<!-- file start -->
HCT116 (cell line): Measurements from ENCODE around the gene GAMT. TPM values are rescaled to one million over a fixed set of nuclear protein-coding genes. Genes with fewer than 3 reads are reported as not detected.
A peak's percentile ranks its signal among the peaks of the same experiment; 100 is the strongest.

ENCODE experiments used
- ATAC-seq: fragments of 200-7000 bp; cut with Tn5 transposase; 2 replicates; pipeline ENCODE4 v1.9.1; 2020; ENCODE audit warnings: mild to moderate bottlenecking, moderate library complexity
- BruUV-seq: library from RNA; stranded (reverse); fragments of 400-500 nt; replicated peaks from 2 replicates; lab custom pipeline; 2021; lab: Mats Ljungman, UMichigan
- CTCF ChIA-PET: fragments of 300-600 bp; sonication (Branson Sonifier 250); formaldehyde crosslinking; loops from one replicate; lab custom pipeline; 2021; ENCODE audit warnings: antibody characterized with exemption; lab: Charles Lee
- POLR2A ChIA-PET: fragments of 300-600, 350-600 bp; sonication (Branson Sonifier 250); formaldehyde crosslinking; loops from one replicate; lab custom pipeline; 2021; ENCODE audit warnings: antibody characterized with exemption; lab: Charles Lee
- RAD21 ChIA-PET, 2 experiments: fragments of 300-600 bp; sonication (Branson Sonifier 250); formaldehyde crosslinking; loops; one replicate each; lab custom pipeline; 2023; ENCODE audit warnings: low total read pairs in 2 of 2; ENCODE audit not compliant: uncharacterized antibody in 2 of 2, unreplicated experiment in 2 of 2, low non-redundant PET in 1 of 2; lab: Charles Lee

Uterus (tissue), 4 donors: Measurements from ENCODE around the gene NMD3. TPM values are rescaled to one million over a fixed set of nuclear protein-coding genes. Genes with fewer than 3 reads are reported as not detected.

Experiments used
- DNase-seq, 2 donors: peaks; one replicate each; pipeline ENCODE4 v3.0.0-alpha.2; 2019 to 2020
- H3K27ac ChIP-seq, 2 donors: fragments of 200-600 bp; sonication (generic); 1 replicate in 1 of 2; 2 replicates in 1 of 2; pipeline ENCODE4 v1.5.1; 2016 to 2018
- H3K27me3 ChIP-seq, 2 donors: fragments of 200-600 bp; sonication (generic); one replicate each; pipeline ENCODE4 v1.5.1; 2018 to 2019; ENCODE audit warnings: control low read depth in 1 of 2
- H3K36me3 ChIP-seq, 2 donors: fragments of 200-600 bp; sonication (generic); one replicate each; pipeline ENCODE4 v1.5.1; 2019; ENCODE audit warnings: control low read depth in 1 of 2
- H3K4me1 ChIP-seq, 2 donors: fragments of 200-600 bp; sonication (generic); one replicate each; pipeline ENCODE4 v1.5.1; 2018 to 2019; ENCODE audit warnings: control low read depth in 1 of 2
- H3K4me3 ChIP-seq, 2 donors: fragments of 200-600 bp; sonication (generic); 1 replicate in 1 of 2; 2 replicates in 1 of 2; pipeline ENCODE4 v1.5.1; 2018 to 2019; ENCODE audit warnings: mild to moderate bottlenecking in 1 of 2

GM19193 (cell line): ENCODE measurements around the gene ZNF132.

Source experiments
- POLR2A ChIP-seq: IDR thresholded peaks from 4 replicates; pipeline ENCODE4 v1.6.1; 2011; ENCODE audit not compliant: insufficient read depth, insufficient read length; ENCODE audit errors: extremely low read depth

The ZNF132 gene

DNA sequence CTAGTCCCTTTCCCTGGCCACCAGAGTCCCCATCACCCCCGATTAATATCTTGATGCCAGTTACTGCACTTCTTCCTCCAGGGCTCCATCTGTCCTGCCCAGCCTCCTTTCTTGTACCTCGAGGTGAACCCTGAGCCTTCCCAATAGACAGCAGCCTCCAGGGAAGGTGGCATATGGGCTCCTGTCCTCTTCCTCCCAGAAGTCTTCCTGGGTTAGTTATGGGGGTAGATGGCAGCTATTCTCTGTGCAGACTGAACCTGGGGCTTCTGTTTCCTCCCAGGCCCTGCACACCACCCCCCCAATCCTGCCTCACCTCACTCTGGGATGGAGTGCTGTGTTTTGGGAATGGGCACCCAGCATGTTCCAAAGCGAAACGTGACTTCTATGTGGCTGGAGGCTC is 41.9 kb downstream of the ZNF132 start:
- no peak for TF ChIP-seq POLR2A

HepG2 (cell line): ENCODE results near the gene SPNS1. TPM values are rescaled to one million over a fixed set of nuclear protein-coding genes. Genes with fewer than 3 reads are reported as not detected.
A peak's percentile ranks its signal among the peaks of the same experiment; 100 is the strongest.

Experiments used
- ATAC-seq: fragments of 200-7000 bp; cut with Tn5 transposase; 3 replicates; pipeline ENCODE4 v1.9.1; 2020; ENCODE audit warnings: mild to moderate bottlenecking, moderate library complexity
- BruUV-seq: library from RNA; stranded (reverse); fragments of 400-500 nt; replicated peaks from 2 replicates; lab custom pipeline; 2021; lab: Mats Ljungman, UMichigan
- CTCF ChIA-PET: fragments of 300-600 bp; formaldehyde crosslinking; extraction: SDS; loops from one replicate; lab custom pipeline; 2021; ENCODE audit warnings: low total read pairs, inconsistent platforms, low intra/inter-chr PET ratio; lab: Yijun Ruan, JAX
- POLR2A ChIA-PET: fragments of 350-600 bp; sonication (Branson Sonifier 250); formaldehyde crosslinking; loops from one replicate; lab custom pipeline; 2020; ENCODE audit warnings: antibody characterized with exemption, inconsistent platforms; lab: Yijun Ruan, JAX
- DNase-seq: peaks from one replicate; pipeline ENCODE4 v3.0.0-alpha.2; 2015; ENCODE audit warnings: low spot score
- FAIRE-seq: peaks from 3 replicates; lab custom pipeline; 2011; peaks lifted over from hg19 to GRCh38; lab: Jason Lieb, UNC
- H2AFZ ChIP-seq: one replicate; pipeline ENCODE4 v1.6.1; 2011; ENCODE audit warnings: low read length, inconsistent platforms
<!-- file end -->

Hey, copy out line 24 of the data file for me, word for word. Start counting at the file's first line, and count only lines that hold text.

A peak's percentile ranks its signal among the peaks of the same experiment; 100 is the strongest.